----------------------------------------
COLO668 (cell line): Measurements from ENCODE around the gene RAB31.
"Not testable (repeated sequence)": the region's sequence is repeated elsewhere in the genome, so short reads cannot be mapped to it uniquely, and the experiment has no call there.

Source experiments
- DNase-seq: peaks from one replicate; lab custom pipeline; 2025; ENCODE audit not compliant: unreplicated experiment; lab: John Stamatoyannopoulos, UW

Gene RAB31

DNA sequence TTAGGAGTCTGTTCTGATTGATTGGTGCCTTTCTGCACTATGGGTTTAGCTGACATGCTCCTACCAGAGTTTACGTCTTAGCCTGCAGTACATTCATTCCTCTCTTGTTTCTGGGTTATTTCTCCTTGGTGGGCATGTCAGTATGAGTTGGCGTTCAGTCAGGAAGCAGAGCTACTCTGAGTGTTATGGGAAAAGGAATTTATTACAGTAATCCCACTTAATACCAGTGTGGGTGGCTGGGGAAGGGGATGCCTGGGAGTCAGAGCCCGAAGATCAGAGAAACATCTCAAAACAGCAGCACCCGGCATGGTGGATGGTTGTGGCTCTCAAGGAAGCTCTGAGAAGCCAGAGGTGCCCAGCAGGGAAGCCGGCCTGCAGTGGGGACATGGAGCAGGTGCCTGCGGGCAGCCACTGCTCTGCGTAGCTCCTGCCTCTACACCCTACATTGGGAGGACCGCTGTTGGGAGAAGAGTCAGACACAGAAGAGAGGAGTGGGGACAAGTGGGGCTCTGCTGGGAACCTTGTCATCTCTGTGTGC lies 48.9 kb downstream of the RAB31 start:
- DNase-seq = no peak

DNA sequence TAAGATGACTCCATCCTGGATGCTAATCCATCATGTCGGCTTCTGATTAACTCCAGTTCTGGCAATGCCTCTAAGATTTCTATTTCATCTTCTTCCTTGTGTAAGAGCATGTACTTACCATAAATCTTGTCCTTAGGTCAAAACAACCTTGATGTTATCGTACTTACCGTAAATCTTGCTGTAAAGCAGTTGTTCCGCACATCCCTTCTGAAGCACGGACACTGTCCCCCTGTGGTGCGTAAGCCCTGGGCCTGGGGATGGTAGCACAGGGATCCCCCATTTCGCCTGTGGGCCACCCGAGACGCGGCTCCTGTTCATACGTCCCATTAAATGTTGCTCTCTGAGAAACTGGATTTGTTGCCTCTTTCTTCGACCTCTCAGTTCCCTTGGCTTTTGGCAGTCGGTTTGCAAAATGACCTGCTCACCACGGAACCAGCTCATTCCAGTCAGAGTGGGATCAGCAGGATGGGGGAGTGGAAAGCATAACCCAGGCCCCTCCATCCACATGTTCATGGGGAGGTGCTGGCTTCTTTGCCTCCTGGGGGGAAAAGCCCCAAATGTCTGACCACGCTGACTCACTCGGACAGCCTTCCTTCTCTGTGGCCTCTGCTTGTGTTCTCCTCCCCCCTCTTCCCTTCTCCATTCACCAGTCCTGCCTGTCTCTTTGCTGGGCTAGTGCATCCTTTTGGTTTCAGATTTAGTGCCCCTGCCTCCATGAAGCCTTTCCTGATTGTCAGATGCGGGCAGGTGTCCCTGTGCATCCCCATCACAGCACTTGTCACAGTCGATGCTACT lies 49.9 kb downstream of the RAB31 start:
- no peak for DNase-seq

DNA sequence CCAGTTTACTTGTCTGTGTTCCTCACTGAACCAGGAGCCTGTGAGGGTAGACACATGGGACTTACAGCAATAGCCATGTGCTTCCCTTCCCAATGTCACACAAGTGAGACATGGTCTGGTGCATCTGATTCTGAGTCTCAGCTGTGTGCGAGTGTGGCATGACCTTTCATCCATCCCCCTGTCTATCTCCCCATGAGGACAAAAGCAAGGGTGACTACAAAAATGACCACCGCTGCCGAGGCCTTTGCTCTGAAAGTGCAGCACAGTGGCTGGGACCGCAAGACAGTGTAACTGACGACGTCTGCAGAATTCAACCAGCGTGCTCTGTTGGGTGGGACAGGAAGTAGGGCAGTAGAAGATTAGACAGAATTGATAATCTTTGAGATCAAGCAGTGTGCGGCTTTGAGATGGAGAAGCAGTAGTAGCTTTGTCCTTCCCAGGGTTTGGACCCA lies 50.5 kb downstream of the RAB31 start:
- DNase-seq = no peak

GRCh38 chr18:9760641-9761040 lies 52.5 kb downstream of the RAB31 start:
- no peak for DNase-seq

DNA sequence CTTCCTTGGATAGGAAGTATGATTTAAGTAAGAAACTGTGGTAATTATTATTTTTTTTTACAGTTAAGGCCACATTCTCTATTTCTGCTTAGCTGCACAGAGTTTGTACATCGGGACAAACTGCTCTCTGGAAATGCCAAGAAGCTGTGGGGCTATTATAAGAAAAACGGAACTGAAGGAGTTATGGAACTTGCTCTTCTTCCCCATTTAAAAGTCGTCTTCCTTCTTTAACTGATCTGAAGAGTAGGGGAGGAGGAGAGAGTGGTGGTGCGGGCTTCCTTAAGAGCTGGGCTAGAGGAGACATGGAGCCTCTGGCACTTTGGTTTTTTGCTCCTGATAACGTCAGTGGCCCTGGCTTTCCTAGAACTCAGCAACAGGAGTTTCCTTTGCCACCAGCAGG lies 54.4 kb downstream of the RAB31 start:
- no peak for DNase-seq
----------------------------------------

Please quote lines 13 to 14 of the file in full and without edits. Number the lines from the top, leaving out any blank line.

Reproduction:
- no peak for DNase-seq

DNA sequence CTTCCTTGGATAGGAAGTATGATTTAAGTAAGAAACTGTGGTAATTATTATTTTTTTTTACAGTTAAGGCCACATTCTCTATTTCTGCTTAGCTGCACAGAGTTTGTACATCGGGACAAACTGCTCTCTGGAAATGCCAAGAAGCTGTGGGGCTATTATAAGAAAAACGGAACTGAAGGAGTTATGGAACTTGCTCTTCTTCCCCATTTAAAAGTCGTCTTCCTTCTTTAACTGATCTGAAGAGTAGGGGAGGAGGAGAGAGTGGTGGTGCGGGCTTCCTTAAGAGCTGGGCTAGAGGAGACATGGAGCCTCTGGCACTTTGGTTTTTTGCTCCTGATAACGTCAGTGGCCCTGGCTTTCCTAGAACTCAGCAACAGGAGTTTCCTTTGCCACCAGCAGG lies 54.4 kb downstream of the RAB31 start: